• Time-Restricted Eating. Often deemed the easiest to follow of all of the various intermittent fasting plans, this generally takes the form of the 16:8 method, (fast for 16 hours and eat normally for the next eight hours) or the 14:10 method (fast for 14 hours and eat normally for the next 10 hours).

  • Eat Stop Eat. Fast for 24 hours once or twice a week. On the other days, eat normally.

  • Alternate-Day Fasting. Consume about 500 calories every other day, then eat normally on the alternate days.

  • 5:2 Fasting. Eat normally for five days of the week and fast for two non-consecutive days (such as Monday and Wednesday).

  • The Warrior Diet. Pack all of your desired calorie consumption into a four-hour window each day.

During regular eating windows or days, there are usually no calorie or food restrictions. However, during fasting days or windows, the calorie range is often between zero and about 500 calories. You get to decide how to allocate those calories on food and/or drink.

Pink cup of hot tea with steam and retro alarm clock on window sillAnna Blazhuk/Getty Images

Can you drink tea while intermittent fasting?

As previously mentioned, “unsweetened calorie-free tea is fine,” says Julie Upton, RD, co-founder of the nutrition news company Appetite for Health in San Francisco.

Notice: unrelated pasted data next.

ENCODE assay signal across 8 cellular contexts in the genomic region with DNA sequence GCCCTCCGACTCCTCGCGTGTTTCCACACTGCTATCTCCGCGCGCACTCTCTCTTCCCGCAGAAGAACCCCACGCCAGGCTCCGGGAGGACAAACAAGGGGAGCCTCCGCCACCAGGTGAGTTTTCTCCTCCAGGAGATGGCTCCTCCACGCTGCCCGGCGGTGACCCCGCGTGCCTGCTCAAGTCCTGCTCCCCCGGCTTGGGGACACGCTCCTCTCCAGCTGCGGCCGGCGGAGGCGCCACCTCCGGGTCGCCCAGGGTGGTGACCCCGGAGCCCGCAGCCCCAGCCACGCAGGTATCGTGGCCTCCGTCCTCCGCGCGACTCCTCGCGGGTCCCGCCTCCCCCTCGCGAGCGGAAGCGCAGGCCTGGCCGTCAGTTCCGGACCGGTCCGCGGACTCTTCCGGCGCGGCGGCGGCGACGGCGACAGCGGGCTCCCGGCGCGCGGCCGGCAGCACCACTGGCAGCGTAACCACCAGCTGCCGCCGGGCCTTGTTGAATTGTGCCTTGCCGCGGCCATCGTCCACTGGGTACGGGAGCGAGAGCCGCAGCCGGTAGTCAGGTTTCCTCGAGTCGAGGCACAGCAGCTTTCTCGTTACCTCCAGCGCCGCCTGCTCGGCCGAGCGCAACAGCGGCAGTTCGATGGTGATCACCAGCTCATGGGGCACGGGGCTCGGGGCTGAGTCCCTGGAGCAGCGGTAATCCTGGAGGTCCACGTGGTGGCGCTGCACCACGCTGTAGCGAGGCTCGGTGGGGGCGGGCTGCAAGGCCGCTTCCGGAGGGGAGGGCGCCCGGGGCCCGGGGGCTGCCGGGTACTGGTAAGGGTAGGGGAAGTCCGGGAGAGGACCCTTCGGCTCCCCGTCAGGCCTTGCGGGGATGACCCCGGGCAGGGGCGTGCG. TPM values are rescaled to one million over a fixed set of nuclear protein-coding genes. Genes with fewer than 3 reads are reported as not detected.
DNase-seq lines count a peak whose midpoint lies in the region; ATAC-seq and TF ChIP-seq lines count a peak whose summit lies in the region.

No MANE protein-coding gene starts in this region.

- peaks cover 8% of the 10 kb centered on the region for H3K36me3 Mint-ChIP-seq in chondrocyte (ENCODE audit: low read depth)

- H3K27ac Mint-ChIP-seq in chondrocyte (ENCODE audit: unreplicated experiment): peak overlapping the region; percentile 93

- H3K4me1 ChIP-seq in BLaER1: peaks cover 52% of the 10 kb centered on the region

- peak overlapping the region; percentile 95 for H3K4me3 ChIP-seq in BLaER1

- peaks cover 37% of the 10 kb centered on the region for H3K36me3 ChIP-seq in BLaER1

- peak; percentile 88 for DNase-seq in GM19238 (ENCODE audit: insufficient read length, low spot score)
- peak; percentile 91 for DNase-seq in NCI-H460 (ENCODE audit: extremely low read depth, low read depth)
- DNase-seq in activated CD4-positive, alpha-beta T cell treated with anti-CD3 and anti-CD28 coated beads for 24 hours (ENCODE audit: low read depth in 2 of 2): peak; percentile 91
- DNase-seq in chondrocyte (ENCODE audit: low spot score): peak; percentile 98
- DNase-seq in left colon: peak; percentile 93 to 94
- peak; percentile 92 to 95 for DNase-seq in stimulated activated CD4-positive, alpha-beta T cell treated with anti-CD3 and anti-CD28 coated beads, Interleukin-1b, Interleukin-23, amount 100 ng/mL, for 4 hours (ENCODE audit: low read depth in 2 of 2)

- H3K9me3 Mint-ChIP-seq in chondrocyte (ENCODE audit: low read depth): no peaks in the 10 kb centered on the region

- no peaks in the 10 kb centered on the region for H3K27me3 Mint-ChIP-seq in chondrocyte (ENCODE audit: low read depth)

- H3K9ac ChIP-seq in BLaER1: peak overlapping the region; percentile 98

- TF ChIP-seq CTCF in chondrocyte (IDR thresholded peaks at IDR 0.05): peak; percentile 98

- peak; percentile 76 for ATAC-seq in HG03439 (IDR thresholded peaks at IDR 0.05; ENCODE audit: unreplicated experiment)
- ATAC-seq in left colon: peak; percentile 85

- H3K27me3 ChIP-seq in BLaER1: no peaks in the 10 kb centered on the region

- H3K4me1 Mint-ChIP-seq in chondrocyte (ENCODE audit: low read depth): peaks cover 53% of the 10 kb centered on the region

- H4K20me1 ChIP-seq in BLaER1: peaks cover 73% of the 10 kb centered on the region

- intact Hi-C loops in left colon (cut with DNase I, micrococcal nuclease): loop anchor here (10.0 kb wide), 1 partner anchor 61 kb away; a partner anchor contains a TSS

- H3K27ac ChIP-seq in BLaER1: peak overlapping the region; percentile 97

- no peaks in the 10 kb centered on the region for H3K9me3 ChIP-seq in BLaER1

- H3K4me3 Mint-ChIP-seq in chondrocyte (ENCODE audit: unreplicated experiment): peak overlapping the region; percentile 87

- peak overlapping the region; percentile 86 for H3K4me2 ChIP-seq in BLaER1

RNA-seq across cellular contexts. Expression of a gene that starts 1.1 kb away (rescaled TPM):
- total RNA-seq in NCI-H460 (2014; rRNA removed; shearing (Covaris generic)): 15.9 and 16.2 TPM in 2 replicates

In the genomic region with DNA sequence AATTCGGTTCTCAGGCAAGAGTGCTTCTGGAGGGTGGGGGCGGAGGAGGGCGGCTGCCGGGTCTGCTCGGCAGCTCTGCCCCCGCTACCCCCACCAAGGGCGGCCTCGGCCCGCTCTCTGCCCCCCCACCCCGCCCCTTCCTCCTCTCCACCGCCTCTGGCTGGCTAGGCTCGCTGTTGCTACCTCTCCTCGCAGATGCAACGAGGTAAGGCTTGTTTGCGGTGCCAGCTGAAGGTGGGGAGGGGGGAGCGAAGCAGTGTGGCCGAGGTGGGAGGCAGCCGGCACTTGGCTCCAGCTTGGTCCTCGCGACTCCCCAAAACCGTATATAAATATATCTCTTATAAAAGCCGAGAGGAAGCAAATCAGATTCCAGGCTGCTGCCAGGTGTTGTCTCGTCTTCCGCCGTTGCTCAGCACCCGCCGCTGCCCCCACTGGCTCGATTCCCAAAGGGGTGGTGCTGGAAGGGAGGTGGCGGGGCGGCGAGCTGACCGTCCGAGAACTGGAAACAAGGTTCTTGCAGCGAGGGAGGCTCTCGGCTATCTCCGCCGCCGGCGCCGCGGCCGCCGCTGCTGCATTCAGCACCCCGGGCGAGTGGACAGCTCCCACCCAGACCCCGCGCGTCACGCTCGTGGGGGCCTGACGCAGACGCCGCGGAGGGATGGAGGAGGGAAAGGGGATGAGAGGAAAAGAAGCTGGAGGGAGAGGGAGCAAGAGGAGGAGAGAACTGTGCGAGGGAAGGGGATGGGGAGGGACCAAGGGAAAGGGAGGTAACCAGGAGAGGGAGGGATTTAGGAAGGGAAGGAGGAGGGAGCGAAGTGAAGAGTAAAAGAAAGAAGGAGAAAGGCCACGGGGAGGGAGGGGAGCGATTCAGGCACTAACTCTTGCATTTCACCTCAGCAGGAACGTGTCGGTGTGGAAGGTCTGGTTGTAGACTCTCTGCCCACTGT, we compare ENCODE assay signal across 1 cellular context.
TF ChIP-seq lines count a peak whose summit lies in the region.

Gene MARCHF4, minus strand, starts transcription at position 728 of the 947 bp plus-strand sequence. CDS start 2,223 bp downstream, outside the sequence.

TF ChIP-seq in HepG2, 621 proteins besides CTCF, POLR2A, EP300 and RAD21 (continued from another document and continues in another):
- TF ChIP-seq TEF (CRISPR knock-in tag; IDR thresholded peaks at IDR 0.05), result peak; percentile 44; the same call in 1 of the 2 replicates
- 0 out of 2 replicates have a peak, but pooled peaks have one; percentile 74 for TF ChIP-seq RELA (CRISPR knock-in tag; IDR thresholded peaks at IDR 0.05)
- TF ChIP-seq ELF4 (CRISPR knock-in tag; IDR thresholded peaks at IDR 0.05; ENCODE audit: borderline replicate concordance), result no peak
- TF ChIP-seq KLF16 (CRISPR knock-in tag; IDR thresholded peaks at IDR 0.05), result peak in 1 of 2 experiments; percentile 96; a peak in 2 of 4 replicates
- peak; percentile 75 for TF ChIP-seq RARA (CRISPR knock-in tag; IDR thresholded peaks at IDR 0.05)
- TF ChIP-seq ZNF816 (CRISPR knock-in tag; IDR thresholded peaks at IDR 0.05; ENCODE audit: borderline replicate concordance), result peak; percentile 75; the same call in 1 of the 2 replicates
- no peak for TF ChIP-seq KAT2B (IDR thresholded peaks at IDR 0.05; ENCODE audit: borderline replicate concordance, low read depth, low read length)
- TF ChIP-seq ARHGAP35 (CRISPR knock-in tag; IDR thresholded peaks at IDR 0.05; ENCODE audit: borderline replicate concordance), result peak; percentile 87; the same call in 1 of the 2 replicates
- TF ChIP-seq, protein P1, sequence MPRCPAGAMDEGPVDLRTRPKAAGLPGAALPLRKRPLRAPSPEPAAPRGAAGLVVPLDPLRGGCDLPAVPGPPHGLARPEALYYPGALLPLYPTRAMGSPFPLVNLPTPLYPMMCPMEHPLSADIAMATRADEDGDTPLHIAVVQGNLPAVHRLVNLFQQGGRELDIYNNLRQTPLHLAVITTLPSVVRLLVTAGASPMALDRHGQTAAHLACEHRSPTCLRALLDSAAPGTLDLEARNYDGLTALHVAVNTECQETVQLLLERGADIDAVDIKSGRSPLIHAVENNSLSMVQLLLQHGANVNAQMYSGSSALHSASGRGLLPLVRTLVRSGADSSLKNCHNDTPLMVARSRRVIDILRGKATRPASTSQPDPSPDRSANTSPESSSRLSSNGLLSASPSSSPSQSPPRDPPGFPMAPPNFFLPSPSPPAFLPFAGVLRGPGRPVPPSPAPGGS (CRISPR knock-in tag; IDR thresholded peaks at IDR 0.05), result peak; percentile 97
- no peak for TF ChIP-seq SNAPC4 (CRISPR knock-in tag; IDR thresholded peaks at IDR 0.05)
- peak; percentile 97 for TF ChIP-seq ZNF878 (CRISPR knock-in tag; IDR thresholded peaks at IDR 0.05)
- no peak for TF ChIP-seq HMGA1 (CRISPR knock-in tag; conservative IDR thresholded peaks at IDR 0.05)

This includes unsweetened herbal and caffeinated varieties just as long as they don’t include creamer, cream, dairy/dairy alternative, or any source of sugar, adds Leigh Merotto, RD, a Toronto-based registered dietitian with a focus on metabolic health, digestion/gut health and sports nutrition.

The health benefits of drinking tea while intermittent fasting

Drinking tea daily while intermittent fasting (or otherwise) can result in:

  • Fewer hunger pangs. Since the body is used to having a consistent source of calories throughout the day, the cravings that arise during the initial few days, weeks, and even months for some dieters can be a challenge. A specific phenolic compound and antioxidant in tea called catechins may help reduce the production of ghrelin, a hunger-signaling hormone within the body, according to a 2016 study published in Clinical Nutrition.